After a recent hailstorm, I heard a radio commercial that reminded me of something we might have heard several years ago. It was a roofing contractor who spent most of his commercial telling listeners to look him up in the Yellow Pages.

I thought it odd because I anticipated that there were probably many pages of roofing contractor ads in our local Yellow Pages. I checked; there were 24 pages of ads for roofing contractors.

Why would a contractor send potential customers to a place where they could see all of his competitors? Ironically (and I still haven’t figured this out), the contractor in the radio commercial wasn’t even listed in the Yellow Pages.


I have never been a fan of the Yellow Pages for several reasons. First of all, my competitors are there, and I don’t need my clients seeing all of those names. Secondly, the ads are alphabetical - you know where W falls. Lastly, our experience shows that Yellow Pages shoppers are usually price shoppers - not our clientele.

Coincidentally, the next day, the St. Louis Post Dispatchcarried an article about Yellow Pages and the competition it’s facing from electronic search engines. The article quoted several people who have changed to the Internet in order to find names, addresses, and phone numbers.

One said the Yellow Pages type has gotten so small, she can’t read it anymore. (I sympathize with her. - Editor) Others said they spend so much time on the computer, it’s just easier to use the Internet to do their searching. Interestingly, some said they still use the Yellow Pages because they can find so many contractors all in one place.

That sure is what we want to hear.


As we think about the generation that is growing into becoming our customers, we have to change our thinking about the way they operate. Most of us who have been around for a number of years have definite thoughts about how our customers find us.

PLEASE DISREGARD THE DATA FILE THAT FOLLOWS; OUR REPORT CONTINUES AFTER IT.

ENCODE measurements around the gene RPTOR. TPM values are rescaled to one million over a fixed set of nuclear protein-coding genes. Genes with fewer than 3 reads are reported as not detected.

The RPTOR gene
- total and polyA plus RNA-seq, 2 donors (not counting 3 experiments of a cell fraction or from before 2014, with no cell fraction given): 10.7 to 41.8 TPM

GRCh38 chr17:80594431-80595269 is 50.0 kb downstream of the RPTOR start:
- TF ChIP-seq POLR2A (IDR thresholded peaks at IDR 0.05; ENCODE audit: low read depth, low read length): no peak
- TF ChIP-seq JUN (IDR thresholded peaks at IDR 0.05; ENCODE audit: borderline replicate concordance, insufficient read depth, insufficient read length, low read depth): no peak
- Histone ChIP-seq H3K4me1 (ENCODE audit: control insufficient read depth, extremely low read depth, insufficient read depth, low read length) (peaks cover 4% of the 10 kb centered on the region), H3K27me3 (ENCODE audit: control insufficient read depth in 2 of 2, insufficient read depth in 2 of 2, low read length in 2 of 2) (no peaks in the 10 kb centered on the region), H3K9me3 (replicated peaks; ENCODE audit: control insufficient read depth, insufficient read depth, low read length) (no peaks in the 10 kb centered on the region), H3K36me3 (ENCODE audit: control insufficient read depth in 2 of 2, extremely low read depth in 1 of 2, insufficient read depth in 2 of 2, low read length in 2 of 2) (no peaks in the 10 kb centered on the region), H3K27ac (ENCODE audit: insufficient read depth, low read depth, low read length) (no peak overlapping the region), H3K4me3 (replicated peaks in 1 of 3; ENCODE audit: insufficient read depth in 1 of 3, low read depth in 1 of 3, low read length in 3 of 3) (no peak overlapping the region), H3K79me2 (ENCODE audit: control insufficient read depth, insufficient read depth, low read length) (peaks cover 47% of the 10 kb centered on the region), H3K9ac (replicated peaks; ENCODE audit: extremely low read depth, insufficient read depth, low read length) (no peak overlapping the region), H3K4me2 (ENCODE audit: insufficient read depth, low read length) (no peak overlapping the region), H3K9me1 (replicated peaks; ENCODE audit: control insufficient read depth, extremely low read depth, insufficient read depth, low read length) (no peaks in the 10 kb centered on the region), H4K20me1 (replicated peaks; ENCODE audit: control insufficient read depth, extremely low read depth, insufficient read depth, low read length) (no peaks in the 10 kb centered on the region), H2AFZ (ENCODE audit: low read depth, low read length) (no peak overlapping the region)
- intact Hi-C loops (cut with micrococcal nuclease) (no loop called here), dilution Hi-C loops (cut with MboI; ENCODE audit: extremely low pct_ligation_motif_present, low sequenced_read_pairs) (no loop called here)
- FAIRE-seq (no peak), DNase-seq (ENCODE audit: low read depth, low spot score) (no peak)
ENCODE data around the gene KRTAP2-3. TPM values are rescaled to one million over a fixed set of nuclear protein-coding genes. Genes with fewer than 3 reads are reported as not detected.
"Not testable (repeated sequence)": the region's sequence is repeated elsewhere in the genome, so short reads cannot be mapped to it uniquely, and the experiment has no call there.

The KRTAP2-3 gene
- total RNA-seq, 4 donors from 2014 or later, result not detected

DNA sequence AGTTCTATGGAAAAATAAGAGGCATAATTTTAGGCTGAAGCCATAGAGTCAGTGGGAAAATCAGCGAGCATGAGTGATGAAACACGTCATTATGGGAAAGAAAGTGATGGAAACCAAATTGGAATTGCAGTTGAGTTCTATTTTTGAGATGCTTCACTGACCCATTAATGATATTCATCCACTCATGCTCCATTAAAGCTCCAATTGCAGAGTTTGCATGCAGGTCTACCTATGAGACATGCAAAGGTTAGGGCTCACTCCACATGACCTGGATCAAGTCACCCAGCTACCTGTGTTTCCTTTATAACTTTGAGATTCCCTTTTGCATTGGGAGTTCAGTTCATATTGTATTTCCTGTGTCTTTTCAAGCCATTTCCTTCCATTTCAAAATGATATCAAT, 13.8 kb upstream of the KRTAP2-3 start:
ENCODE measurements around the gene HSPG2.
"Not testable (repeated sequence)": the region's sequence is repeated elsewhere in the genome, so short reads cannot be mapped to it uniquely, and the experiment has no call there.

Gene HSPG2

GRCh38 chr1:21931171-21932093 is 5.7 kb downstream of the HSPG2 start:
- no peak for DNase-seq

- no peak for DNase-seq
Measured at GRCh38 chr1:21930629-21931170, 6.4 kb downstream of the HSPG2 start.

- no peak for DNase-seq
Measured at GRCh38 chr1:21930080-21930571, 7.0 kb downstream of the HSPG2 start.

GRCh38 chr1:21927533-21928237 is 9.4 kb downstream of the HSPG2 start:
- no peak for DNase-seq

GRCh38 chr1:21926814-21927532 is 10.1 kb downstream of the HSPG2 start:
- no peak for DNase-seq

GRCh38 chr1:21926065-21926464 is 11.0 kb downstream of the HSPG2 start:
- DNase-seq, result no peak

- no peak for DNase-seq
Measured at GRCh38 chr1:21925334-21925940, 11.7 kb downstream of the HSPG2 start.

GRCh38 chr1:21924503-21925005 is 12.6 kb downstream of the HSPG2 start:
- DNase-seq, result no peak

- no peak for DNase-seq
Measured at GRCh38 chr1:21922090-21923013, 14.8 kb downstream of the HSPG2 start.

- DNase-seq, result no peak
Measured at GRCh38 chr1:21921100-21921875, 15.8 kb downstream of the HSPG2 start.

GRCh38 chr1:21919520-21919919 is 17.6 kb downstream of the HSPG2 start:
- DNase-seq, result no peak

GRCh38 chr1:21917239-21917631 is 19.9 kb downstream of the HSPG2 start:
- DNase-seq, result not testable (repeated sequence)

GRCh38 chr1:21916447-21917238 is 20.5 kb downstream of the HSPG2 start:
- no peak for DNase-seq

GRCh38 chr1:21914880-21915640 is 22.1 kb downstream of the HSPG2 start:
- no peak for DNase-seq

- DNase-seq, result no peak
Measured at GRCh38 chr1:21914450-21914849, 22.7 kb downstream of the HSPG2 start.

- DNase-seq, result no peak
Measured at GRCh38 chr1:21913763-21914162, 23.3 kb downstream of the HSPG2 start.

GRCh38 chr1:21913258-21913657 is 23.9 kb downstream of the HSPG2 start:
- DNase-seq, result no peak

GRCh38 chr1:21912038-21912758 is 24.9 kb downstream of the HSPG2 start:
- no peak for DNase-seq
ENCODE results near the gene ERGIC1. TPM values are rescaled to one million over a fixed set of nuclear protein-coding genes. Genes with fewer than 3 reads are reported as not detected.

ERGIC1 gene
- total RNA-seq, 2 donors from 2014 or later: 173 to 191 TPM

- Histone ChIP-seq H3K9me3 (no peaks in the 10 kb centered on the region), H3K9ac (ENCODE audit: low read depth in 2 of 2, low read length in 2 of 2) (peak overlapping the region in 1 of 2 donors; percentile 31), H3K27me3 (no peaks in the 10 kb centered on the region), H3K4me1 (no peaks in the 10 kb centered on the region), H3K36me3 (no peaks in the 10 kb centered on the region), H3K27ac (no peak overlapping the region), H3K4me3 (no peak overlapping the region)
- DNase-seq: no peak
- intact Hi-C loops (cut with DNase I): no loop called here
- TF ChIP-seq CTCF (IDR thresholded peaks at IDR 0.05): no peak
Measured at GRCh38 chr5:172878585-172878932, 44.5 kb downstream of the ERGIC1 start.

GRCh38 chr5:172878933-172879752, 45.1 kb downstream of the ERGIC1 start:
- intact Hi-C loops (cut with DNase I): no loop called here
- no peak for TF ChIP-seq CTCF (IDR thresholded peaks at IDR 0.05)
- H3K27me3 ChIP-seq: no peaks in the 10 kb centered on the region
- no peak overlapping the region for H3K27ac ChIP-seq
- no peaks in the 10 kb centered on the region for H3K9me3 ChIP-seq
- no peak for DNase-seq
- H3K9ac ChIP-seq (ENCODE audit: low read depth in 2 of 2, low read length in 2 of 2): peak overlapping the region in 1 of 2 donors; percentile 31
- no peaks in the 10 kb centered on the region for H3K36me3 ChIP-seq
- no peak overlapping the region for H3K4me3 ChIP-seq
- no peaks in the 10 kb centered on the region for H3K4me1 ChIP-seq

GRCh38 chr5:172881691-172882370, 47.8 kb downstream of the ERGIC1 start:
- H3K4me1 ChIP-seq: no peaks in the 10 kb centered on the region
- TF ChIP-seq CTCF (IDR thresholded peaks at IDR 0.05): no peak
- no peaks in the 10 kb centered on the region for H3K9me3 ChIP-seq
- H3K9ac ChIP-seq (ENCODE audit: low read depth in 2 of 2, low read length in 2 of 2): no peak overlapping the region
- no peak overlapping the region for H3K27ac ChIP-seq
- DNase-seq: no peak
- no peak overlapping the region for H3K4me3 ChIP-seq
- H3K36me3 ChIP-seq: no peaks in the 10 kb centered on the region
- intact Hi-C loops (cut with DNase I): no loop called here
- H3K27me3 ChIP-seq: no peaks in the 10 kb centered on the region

But there is a real shift out there. New consumers don’t spend their spare time reading. They spend it playing hand-held electronic games. What makes us think they are suddenly going to go back to reading a large book to find anything? No, I think it’s much more likely they will use the computer or their Blackberry to search for companies with whom they want to do business.

Several things become apparent when I think about these changes in our society. The first is, if you spend much money in the Yellow Pages, make sure you are monitoring your returns very carefully. How many real sales are you getting from the money you are putting in?

Second, don’t tell potential customers to find you in the Yellow Pages. Competition is enough of a problem for all of us without sending those potential customers to a minefield filled with competitors.

Now comes the hard part. Do all that you can to make sure your name comes up near the top when a potential client searches for you online. I’m the first to admit that I’m way out of my element trying to accomplish this. Our Web guy informs me that there are a number of ways to have your name near the top of search engines. Such things as the types of words you use on your Website and where you use them, to name a few.

The point is, we need to change our thinking about how customers are going to find us, now and in the future. We need to adapt to the new generation - and that may not be easy for some of us. Check the results of your Yellow Page advertising. My guess is that as time goes by, other “directories” will be more important for you to successfully obtain customers.

Publication date:06/25/2007